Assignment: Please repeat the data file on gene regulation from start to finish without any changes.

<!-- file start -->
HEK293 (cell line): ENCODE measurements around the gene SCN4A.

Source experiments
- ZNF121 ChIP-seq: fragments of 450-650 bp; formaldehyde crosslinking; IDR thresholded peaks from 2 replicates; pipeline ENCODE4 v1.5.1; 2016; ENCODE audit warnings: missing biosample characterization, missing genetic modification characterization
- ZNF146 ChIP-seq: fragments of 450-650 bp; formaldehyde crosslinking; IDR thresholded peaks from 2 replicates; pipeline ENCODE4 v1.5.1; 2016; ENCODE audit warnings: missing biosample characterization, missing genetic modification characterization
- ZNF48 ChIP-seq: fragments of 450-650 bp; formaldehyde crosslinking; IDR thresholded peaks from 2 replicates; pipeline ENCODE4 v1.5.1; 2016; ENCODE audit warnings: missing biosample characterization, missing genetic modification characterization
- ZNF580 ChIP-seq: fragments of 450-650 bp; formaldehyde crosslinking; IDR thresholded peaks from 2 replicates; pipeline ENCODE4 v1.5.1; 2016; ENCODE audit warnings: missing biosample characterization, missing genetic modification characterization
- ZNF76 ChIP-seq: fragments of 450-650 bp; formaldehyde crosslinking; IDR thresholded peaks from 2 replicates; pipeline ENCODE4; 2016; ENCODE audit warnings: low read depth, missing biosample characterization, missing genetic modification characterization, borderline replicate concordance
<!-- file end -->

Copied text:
HEK293 (cell line): ENCODE measurements around the gene SCN4A.

Source experiments
- ZNF121 ChIP-seq: fragments of 450-650 bp; formaldehyde crosslinking; IDR thresholded peaks from 2 replicates; pipeline ENCODE4 v1.5.1; 2016; ENCODE audit warnings: missing biosample characterization, missing genetic modification characterization
- ZNF146 ChIP-seq: fragments of 450-650 bp; formaldehyde crosslinking; IDR thresholded peaks from 2 replicates; pipeline ENCODE4 v1.5.1; 2016; ENCODE audit warnings: missing biosample characterization, missing genetic modification characterization
- ZNF48 ChIP-seq: fragments of 450-650 bp; formaldehyde crosslinking; IDR thresholded peaks from 2 replicates; pipeline ENCODE4 v1.5.1; 2016; ENCODE audit warnings: missing biosample characterization, missing genetic modification characterization
- ZNF580 ChIP-seq: fragments of 450-650 bp; formaldehyde crosslinking; IDR thresholded peaks from 2 replicates; pipeline ENCODE4 v1.5.1; 2016; ENCODE audit warnings: missing biosample characterization, missing genetic modification characterization
- ZNF76 ChIP-seq: fragments of 450-650 bp; formaldehyde crosslinking; IDR thresholded peaks from 2 replicates; pipeline ENCODE4; 2016; ENCODE audit warnings: low read depth, missing biosample characterization, missing genetic modification characterization, borderline replicate concordance